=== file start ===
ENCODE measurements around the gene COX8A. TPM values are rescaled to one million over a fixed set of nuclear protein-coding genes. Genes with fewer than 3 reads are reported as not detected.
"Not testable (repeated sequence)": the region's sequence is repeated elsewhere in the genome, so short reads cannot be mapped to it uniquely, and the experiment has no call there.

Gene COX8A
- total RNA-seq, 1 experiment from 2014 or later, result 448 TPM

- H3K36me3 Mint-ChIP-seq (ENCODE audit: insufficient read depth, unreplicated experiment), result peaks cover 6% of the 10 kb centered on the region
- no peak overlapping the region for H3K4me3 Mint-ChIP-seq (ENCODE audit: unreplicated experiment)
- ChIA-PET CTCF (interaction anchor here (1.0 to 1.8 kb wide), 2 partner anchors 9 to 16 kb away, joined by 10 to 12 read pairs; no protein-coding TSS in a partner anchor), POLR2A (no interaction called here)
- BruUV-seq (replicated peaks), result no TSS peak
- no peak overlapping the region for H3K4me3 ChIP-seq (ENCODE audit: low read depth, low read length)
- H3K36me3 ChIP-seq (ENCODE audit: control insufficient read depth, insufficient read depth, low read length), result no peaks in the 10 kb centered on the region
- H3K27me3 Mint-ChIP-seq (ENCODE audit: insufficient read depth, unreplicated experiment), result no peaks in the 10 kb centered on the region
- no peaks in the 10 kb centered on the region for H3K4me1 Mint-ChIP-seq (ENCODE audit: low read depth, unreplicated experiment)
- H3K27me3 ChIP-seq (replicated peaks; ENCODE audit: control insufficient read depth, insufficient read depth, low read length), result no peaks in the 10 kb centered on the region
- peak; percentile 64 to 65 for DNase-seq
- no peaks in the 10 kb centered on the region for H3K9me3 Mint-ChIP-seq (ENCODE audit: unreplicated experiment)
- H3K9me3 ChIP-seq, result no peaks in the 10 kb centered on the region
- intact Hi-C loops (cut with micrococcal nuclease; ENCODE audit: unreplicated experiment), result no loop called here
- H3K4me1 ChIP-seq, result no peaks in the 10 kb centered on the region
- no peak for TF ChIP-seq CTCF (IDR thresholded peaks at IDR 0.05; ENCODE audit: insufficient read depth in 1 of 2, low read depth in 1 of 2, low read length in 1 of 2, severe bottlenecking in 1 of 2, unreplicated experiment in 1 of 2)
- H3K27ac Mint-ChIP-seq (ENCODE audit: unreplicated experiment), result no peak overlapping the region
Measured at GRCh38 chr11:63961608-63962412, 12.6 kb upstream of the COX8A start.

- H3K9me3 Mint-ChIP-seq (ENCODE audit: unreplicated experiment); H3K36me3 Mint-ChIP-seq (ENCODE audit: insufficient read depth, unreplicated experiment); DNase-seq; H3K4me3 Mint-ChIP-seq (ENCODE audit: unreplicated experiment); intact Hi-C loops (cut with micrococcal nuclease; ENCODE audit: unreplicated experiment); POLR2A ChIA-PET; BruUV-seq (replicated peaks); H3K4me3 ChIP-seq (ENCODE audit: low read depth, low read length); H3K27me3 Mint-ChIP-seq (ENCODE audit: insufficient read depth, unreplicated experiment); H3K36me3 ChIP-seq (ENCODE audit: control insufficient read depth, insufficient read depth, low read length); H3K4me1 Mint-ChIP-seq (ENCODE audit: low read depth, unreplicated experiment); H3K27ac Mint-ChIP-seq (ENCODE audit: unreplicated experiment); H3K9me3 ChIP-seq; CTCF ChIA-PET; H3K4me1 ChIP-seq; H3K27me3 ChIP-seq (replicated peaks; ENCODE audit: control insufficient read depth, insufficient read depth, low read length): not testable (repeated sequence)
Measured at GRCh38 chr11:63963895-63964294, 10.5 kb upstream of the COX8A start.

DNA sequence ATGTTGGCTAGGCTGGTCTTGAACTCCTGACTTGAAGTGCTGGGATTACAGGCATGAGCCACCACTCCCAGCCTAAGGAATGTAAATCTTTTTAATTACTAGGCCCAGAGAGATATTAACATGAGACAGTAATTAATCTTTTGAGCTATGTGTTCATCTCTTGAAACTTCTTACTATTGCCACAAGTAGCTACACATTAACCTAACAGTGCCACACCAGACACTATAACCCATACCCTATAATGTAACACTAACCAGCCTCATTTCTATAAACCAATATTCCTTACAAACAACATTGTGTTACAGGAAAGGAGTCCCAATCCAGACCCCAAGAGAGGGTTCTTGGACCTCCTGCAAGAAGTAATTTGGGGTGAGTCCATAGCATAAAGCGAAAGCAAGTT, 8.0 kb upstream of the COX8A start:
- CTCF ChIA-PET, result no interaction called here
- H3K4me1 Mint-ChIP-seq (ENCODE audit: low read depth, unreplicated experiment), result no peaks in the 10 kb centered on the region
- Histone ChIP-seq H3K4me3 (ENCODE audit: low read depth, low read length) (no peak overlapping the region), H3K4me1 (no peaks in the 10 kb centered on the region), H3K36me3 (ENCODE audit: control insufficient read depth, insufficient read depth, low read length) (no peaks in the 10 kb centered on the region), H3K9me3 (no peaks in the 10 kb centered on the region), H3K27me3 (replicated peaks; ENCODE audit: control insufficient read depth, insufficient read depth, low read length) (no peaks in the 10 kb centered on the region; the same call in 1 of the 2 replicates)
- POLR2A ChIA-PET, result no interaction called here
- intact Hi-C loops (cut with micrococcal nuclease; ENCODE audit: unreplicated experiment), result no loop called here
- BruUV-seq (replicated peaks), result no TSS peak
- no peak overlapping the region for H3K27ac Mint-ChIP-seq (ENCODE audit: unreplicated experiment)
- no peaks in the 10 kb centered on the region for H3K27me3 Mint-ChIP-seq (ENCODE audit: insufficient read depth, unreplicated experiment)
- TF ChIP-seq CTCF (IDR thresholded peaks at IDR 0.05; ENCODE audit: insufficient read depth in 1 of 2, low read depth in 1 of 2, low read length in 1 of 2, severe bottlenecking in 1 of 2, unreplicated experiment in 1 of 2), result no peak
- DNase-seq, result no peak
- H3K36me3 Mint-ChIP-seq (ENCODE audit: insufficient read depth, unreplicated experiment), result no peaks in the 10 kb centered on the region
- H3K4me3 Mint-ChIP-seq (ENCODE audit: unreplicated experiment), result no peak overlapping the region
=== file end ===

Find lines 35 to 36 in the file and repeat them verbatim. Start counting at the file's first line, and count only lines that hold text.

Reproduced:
- H3K36me3 Mint-ChIP-seq (ENCODE audit: insufficient read depth, unreplicated experiment), result no peaks in the 10 kb centered on the region
- H3K4me3 Mint-ChIP-seq (ENCODE audit: unreplicated experiment), result no peak overlapping the region